strode up the gentle slope of the broad village street to the brilliant white painted church whose origins begin with its consecration in 1241. The church and surrounding graveyard are immaculately maintained.   A bell  dated 1492 -  significantly the year Columbus reputedly discovered America  - and rung every Sunday is all that remains of the original church which was replaced in the 18th century. The list of ministers are recorded from 1572 but of  particular interest to Americans taking time off from attractions of Edinburgh to visit the Scottish coastal plain is John Witherspoon. He is commemorated in a large plaque on a wall near the church as the only clergyman to sign the American Declaration of Independence in 1776. He become president of Princeton College,New Jersey, in 1768 and was the first Moderator of the Presbyterian Church of America. A little peckish after our  cultural venture into Gifford's past, the Lanterne Rouge, from the outside an unpretentious cafe beloved of cyclists, was the ideal point to finish the visit with two bacon rolls and a large pot of tea. We heard it had been a bit of a "greasy spoon" in the past but now under the ownership of Cameron McVean  it sparkles, becoming a must eat place for visitors and locals alike. East Lothian  is largely off the radar of many visitors to Scotland. It is relatively undiscovered - except I am told by the Dutch - unlike more famous Highland destinations, but within a compact area south east of Edinburgh flanking the southern edge of the Firth of Forth, is some of the most spectacular coastline to be found in Britain. Meadows and fields where crops are sown and reaped virtually to the edge of the sea offer amazing vistas. Historic towns and attractions abound, even a racecourse at Musselborough, for aircraft enthusiasts the National Museum of Flight, a brace of castles, and even the ubiquitous distillery where tours end with a wee dram of a Glenkinchie single malt. And for good measure there is Preston Mill owned by the National Trust of Scotland with the last working water wheel in East Lothian. One of the furthest communities along the A1 from Edinburgh and with a direct rail link,Dunbar is in attractive commuter distance from the capital and, so far, unlike fashionable North Berwick to the north east has lower property prices for those intending to re-locate or retire to the coast, a point not lost on developers. Like its nearest inland neighbour Haddington, a royal Scottish burgh and county town of Haddingtonshire, it has a wide central market area, with local shops and a surprising amount of fine dinning for its size in the harbour area. Off the coast is the Bass Rock, a white-capped island spattered with millions of droppings of 150,000 nesting gannets in the breeding season, and described by Sir David Attenborough as one of the wildlife centres of the world.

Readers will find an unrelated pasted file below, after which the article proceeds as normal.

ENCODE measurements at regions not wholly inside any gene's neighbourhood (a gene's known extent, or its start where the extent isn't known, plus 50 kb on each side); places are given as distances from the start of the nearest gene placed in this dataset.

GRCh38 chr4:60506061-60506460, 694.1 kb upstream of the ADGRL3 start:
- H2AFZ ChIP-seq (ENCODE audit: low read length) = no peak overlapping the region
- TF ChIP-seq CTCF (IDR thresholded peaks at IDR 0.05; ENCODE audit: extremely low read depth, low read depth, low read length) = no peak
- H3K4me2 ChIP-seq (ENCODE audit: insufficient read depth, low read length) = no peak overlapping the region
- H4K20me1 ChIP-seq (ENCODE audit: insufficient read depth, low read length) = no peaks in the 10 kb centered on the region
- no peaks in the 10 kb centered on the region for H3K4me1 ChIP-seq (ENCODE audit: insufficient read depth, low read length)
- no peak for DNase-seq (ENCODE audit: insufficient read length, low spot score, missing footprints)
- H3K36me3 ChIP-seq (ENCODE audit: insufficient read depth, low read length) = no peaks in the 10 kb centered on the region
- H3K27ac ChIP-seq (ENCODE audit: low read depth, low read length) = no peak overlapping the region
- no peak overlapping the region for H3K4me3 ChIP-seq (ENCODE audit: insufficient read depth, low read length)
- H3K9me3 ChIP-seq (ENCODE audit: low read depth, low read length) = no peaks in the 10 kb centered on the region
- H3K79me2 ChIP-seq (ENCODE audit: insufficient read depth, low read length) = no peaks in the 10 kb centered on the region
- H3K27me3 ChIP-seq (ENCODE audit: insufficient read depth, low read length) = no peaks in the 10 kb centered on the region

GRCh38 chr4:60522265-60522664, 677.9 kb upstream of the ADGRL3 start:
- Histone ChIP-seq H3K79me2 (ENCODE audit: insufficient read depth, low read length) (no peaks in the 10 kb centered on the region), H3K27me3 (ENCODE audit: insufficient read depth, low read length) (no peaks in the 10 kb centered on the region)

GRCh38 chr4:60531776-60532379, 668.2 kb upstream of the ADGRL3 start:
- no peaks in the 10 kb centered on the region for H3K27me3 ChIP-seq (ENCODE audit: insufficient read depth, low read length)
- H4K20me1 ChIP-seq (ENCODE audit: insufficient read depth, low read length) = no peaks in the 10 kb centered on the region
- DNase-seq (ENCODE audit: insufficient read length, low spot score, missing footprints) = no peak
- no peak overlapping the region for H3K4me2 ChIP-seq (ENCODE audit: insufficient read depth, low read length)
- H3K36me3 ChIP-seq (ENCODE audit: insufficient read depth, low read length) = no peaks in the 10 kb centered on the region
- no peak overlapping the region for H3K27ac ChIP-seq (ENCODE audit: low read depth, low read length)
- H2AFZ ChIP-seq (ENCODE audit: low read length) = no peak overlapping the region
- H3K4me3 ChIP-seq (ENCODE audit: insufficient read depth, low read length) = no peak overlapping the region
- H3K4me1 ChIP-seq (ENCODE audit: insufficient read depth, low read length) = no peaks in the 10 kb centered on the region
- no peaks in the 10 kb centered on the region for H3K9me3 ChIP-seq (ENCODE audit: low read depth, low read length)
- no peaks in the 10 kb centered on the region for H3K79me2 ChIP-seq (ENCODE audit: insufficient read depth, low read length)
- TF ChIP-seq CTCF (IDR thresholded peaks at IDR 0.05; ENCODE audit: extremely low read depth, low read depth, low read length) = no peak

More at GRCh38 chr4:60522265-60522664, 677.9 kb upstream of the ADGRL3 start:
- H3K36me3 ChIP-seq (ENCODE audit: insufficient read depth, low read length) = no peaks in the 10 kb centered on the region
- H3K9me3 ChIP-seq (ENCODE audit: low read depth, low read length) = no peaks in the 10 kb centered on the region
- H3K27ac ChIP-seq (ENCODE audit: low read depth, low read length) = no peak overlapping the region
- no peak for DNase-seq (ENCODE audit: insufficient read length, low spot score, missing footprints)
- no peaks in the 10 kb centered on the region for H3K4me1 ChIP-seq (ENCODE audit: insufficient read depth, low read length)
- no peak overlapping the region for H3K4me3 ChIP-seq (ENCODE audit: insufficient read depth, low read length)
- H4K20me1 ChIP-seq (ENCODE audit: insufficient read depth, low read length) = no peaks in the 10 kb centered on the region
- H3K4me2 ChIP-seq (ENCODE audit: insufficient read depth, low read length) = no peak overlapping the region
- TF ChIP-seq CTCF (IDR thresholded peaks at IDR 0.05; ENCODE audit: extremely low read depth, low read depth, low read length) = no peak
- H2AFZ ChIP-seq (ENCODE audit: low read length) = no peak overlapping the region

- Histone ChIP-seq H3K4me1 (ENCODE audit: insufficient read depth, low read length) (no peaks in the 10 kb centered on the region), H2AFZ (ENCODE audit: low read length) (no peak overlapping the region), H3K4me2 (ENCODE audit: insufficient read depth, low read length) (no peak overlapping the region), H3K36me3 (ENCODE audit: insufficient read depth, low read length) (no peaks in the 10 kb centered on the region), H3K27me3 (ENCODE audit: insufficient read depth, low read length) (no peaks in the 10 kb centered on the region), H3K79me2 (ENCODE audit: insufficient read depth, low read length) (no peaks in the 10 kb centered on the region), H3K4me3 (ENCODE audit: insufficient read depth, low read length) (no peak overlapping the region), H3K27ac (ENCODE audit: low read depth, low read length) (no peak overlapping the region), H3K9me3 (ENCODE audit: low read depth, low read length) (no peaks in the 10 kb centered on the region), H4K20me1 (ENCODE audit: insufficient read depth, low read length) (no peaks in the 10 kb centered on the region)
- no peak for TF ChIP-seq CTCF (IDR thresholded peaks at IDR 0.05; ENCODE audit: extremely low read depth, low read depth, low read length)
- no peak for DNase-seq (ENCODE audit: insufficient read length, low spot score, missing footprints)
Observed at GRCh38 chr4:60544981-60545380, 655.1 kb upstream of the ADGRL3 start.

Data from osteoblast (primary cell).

Gated entrance to Yester House